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Trustee spotlight: Trevor’s advice on asset allocation and managing an SMSF from his 15 years of experience

Since starting his SMSF in 2002, Trevor has been burnt twice but this hasn’t stopped him from continuing to manage his SMSF. Trevor shares his experiences with changing his asset allocation, administration fees and how to drive the best return out of your SMSF.



The genesis for Trevor Jones’* fund occurred in 1998 when he left a 30-year career with a major bank and received a redundancy payout. “Then I had to work out what to do with my super money, which had to be rolled over from the bank scheme.”

So he invested it in managed funds and then in 2002 Trevor’s accountant suggested he consider opening a self-managed super fund (SMSF).

“Some of the retail managed funds I had invested in were not performing all that well. I’m a little financially savvy, having worked in banking for 35 years. And I like to invest in shares.”

So for me, opening the fund was not just about financial independence, it gave me an interest as well. Given the funds I had invested in were not performing that well, I thought I would manage the money myself.” 

Subsequently, he revisited the funds in which he was already invested, redeemed some of them and recycled the money into other managed funds he thought would be better investments and also invested directly in the stock market.

Today, Trevor holds 11% of his assets in managed funds, 50% in cash, and 36% in direct shares and some commercial real estate trusts. He acknowledges his allocation to cash is high, like many SMSFs, and he’s looking at that at the moment.

“Like many investors I was wounded in the financial crisis; the ASX still hasn’t recovered. But now, I want to start to improve my return, which means I have to invest some of that cash.”

He also had a small holding in the failed agricultural investment scheme Great Southern, by which he’s still burnt. “I didn’t lose a lot but I worked for 52 years and so I want to protect the money I’ve earned.” 

At the moment, Trevor is looking to put some of his cash to work by buying more direct shares, with a preference for blue chips stocks. He already has high exposure to the major banks and miners, as well as an oil and gas company.

“Looking at the blue chip shares over the years, BHP Billiton and Rio Tinto have always done well for me, as have the banks. They offer good dividends and the noise around them at the moment will subside sooner or later and they will get back to normal.”

As he increases his exposure to the stock market he intends to reduce his cash holdings to around 35% to 40% of the fund. 

But he doesn’t have any bond funds. “Whenever I research it, it never looks like the right time to invest.”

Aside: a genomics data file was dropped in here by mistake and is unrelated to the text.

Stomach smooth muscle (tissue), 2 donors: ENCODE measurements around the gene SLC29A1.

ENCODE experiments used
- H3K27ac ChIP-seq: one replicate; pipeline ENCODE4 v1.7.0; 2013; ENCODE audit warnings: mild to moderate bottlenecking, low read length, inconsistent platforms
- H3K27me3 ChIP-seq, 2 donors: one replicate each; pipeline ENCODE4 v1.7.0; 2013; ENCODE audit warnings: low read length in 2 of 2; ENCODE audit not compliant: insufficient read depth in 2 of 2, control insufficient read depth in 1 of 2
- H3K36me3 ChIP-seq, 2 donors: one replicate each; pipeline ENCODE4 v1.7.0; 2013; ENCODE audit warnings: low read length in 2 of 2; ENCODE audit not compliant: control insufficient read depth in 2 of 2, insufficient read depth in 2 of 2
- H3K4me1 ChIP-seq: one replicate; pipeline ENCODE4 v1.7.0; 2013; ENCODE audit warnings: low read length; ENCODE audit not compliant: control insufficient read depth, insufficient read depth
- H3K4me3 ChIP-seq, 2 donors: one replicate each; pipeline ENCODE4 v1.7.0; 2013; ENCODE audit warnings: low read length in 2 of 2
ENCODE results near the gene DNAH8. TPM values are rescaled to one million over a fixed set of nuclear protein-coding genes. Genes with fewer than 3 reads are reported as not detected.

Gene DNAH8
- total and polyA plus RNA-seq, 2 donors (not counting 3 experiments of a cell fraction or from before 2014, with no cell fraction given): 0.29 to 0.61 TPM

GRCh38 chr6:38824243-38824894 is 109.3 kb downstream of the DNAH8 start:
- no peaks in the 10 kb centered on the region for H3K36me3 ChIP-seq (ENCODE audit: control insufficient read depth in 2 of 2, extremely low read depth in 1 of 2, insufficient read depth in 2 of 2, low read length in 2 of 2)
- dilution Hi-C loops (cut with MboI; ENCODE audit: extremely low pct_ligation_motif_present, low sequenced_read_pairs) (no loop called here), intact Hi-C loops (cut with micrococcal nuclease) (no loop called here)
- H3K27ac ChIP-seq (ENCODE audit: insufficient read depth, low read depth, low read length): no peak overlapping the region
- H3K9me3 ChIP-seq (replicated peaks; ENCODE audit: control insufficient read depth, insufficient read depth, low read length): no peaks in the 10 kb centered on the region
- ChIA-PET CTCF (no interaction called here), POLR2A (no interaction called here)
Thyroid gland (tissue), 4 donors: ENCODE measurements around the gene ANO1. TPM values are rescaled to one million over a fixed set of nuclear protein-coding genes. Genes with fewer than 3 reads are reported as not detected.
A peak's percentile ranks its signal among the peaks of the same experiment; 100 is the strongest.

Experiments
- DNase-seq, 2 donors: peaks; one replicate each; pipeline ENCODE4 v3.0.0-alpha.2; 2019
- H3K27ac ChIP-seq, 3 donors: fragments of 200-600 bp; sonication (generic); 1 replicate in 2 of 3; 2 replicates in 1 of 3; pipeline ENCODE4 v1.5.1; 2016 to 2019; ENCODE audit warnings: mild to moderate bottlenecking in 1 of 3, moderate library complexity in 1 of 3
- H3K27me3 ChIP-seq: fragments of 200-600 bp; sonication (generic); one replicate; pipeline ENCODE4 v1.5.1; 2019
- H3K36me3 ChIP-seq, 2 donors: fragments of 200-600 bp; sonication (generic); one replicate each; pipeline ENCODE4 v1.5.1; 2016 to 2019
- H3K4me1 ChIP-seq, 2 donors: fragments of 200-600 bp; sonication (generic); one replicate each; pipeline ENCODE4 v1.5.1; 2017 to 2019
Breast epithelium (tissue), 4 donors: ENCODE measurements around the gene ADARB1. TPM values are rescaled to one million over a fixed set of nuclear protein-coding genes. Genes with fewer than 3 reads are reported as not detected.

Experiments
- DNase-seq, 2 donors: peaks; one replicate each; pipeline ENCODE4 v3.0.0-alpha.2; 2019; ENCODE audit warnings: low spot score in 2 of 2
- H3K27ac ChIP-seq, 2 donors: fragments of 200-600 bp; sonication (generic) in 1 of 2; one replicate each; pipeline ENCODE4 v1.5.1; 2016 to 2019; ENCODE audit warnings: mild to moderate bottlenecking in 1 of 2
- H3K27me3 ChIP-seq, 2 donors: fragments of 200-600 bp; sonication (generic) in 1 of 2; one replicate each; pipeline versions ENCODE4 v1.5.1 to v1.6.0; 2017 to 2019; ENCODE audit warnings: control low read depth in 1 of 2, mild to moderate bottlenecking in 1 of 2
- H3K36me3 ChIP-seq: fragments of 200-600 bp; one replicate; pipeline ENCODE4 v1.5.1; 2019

In terms of his views of capital markets and the macro-economic environment, Trevor says he doesn’t expect interest rates to rise for a long time, which will reduce the role cash and fixed interest investments can play in the portfolio in terms of their ability to generate revenue.

Trevor does his own research to form his investment views, and subscribes to newsletters and magazines.

His advice to other trustees to properly manage their fund is to always ensure they maintain their knowledge and understanding of financial markets. 

“You need to be active. A lot of SMSFs don’t do much. I’ve been guilty of that too until recently when I retired and I have had more time to run the fund. I’m reading more now. You need to have a reasonable amount to open an SMSF. They used to say you could open one with $200,000 but I think you need at least $500,000.”

In terms of returns, the fund achieved 7.5% in 2017, taking into account fees and taxes and including growth in his share portfolio. He attributes this to the strong performance of the bank stocks in his portfolio and the impact of dividends on returns. 

Trevor says it costs him about $5000 to run the fund each year, which the investments have to make up before the fund starts generating a return, also taking into account the cost of about $2000 to start the fund. 

“You need to dig deep and really look at what it costs you to run the fund. You also do need to be financially literate to run a fund – you need to understand how shares and dividends work, for instance. Consider whether you’re capable or if you need financial advice on tap all the time. For me, I’m happy doing it myself.” 

*Name has been changed

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